I’ve never been an athlete. I’ve never been much interested in sports, ever since I stopped playing 1)touch-football with the boys, when I hit 2)puberty. I’ve tried tennis. I hit the ball too high, too long, and way over into 3)left field. I’ve tried softball. Thank goodness that ball is “soft” and big, because it felt just awful when it hit me in the eye. I tried running, but I couldn’t get anyone to chase me.
I tried swimming, but even though I float like a 4)cork, and have had numerous lessons, I can’t seem to get over the idea, that I’m really going to drown. Finally, I settled on walking, and for a number of years, I walked 3 to 5 miles a day. I realize that there is an Olympic sport referred to as “walking,” but when I tried that, all I succeeded in doing was 5)throwing my hip out.
I’m definitely NOT an athlete, but I make do, especially in my “mid-life” years, which brings a question to my mind. When did I hit mid-life? I remember when I hit thirty. I had to visit a grief counselor, because I knew my life was over. I remember forty. I had to see a grief counselor the day after my first child graduated from high-school and moved out of the house because I knew my life was over. I remember forty-four. For some reason I thought my life was over. Then I hit fifty and I was all excited because I was able to join an organization called 6)AARP. My husband was especially excited because he is younger than I, and he got to join, too!
Fifty became the magic age. I knew that as long as I was in good health, 7)in this day and age, I probably had a good fifty years ahead of me. Then came the 8)asthma. OK, I had that much earlier, but it only became life threatening after fifty. Then came the9)fibromyalgia. OK, I had THAT earlier, but it’s not life threatening. Then came the arthritis, and, more recently, at fifty-five, came the 10)diabetes. Somewhere, along the way, I became very interested in 11)pharmaceuticals, and, finally, one day, I became free.
I began by noticing the sunsets, and I had the time to stop and really wonder, at the beauty and the magnitude of it all. Then I moved onto the sunrises, and I quickly found out that if I wasted the early morning, I missed the loveliest part of the day. Then I began to notice how grateful I was to be able to witness the changing of the seasons. The first whisper of spring; the 12)rustling of the leaves beneath my feet, in the fall; that first breathless covering of a winter’s snow; and in the summer, all the flowers, and the buzzing of a 13)bumblebee.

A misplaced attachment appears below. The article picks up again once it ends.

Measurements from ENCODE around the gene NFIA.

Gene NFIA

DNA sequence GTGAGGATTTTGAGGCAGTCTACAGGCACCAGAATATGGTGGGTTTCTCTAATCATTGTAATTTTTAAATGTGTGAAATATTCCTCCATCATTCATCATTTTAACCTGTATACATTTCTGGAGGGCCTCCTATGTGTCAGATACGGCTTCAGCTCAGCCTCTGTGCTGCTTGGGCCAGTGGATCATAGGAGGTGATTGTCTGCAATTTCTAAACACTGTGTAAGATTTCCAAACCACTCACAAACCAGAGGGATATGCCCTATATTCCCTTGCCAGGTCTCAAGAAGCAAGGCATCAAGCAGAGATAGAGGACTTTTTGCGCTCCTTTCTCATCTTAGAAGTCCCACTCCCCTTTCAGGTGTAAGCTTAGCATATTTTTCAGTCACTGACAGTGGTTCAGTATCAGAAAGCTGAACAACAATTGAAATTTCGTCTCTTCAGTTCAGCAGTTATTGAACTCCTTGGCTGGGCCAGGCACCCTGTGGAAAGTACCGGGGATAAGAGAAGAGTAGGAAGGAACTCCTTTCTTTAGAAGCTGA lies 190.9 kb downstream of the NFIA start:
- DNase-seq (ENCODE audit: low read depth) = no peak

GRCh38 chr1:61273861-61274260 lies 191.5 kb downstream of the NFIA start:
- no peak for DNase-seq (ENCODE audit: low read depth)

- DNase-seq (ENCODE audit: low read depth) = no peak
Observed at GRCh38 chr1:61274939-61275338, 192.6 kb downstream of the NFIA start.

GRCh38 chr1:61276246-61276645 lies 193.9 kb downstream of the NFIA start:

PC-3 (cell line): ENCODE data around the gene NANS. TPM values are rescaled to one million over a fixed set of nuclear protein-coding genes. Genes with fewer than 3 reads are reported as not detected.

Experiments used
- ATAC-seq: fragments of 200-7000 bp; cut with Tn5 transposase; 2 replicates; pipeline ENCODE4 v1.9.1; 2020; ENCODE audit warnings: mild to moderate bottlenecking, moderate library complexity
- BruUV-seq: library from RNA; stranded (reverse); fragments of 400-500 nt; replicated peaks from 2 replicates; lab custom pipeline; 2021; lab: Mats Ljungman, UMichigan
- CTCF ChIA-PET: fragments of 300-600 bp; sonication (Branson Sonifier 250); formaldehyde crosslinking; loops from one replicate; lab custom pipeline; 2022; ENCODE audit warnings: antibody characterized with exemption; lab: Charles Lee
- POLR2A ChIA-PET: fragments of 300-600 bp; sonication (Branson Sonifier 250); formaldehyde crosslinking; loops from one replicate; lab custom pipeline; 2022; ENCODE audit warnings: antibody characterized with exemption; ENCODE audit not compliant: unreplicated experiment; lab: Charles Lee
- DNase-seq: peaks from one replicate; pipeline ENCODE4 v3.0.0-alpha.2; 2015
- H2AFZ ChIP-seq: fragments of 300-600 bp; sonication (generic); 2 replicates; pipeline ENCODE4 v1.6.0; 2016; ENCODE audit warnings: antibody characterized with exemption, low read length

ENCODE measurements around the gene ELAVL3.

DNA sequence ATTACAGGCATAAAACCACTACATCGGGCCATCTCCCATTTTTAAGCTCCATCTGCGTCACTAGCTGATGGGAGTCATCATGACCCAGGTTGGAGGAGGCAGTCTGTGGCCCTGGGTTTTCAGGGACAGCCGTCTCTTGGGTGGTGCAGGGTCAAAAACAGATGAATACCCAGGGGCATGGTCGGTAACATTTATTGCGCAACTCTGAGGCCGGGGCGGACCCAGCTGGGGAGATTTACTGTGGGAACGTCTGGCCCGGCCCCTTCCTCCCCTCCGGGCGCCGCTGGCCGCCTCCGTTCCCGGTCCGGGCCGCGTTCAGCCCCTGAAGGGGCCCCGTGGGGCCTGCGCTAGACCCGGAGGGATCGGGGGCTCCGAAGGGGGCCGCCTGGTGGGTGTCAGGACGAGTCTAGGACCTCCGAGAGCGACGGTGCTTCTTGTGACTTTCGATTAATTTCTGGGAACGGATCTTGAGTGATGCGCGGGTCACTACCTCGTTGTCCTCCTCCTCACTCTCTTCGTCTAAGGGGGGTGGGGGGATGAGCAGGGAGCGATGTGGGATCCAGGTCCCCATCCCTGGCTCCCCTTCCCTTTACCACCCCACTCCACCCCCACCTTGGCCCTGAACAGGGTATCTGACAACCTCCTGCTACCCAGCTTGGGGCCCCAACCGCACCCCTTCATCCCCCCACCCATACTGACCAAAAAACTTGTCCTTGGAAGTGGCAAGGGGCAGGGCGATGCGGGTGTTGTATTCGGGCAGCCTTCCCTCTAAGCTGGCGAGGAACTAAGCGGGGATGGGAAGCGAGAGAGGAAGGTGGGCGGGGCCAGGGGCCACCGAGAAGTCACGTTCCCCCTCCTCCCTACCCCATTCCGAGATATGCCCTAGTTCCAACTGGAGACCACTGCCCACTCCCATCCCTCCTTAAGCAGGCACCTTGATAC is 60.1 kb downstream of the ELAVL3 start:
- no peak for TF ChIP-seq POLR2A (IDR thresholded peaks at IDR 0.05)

When illness would hit me, I found that I actually enjoyed the solitude. A time to reflect, gather my thoughts, and pray, at leisure. I found that I was “experiencing” this mid-life season, and I was no longer missing every moment, 14)shackled to the chains of worry, and what “might” be. I found that worrying about tomorrow, only served to make me overlook the blessings of today.
It’s not always easy. A few loads of laundry, and a pile of dishes can take an entire day; but then I don’t push myself a lot. So, I forget to make the bed, as I watch the rosy glow of dawn meet the rising sun. I have time to walk our little, wooded acre with my little 15)dachshund 16)straining at the 17)leash. I get to read the “signs,” with my Happy Dog, sniff the air, and gaze out at nowhere, studying the sky, with the same intensity that my little dog studies the ground.
I get to meet the day, every day. I get to say “good-night,” to the sunsets. I’ve studied a lot of sunsets, in the last five years, and I’ve never seen two that were alike. And I’ve gotten to make my mind up, about the mysteries of life; and I have grown certain, that all this was no accident.
I feed the birds, and I take great delight in their multicolored 18)hues, especially in the spring. I drag a chair to stand on, so that I can fill the feeders to the brim, myself. I say a little prayer, as I 19)wobble, a little 20)cock-eyed on the chair, and I laugh, at myself, and all the pretensions of my younger life. I take great delight in my life. I thank God for all the precious little things of every day. Friends. Family. Neighbors. And health. A health of the soul. For I have come to understand what real health is, and when you have REAL health, then you truly have everything.